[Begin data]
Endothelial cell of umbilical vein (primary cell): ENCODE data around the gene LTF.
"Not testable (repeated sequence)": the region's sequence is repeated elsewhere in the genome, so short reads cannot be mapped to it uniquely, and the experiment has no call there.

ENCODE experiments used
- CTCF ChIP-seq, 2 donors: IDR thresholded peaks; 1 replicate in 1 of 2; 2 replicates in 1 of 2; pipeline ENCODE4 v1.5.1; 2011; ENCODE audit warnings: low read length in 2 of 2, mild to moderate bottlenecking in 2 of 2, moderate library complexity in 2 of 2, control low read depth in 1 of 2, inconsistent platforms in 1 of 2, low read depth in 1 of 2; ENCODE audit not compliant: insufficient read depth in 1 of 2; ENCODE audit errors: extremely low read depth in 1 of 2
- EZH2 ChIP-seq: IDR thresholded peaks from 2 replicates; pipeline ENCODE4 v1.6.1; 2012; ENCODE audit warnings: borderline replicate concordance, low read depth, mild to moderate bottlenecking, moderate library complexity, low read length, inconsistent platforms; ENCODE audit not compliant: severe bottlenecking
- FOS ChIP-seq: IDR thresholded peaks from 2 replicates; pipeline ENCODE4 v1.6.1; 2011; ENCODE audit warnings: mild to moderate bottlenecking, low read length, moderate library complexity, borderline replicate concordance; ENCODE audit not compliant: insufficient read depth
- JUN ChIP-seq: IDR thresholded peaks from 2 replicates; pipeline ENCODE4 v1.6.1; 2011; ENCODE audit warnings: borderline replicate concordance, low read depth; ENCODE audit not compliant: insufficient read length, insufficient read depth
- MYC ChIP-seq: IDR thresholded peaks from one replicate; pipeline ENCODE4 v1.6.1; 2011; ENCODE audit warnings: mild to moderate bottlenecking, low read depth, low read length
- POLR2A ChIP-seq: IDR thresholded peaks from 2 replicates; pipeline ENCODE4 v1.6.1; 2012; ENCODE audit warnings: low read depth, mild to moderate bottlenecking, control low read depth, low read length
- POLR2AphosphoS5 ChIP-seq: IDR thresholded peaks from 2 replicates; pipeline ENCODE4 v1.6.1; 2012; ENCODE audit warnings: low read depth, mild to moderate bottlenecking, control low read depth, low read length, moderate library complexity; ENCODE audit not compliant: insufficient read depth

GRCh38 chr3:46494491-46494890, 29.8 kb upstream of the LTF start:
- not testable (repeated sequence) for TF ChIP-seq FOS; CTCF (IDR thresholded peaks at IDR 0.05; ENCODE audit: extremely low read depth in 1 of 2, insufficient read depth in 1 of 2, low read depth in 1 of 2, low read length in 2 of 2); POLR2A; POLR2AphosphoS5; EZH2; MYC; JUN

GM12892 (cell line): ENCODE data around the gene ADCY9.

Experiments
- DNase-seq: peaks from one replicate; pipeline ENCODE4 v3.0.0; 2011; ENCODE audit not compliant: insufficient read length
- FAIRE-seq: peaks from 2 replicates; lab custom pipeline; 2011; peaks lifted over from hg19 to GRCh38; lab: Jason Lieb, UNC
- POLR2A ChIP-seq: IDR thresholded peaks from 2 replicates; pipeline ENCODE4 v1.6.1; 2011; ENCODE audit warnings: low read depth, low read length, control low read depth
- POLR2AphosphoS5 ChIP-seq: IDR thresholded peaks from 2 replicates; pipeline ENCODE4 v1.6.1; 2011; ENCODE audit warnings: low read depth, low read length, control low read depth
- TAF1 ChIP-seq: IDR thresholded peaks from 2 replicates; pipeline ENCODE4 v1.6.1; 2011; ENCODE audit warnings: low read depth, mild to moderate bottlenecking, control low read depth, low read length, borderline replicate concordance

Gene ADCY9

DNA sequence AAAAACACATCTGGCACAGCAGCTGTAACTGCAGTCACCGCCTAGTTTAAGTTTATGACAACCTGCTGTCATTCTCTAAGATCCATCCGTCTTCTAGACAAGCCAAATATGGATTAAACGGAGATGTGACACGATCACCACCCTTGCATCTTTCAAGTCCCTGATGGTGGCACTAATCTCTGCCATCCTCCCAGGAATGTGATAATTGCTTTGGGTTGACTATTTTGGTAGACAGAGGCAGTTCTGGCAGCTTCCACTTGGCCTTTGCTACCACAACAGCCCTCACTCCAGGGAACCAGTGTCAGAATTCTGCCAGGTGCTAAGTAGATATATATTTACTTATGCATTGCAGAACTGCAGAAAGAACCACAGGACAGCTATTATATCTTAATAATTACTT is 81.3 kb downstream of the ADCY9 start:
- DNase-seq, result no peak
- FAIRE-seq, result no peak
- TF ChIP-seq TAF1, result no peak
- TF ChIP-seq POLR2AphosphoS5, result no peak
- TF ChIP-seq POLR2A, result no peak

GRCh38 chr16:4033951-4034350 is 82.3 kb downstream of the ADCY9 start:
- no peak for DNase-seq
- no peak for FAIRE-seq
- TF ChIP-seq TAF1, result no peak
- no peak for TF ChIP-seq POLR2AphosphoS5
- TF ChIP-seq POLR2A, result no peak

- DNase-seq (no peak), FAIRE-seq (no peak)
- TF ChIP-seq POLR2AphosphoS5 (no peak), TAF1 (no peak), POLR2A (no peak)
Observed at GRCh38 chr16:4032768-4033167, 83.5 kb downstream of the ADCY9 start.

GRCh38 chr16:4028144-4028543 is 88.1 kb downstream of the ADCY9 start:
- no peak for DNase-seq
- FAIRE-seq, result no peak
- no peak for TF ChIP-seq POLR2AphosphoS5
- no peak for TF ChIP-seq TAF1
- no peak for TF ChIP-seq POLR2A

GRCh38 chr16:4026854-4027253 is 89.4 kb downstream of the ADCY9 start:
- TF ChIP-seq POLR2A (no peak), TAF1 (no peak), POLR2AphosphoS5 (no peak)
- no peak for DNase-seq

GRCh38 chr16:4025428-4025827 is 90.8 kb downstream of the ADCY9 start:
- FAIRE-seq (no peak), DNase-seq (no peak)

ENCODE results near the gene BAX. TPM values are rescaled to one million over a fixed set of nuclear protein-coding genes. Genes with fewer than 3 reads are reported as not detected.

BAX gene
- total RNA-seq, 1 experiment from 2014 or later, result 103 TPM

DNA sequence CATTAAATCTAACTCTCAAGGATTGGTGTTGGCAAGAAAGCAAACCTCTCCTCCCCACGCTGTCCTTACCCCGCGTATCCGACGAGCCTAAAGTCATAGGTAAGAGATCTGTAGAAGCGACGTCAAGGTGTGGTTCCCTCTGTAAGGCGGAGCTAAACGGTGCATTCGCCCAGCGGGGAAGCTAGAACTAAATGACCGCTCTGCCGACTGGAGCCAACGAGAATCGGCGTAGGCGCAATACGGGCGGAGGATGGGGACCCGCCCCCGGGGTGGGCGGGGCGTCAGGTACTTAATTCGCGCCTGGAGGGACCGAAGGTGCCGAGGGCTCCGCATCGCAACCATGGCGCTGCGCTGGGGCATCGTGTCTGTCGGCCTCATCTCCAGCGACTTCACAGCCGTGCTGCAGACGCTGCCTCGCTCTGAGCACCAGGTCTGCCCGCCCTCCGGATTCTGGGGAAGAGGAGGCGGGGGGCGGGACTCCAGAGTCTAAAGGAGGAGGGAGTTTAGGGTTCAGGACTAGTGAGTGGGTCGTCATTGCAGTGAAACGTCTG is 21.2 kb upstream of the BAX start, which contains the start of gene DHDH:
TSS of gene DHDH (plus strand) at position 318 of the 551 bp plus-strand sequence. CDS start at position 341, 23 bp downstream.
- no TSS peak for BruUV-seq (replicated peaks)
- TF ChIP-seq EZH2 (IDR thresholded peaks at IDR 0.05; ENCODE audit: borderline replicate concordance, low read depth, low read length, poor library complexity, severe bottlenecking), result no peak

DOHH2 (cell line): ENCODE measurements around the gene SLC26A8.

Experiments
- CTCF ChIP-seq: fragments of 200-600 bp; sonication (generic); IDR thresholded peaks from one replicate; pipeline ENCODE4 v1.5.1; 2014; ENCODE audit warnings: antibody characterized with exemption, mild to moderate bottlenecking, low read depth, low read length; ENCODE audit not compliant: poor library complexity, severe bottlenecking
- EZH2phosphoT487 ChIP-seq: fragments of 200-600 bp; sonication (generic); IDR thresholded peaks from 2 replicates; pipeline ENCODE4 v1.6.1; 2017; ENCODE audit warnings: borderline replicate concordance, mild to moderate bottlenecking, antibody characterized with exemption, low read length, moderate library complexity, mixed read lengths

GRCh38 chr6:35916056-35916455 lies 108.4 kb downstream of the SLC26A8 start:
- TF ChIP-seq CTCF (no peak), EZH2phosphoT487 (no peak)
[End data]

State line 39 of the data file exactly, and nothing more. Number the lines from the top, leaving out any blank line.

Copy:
- no peak for TF ChIP-seq POLR2AphosphoS5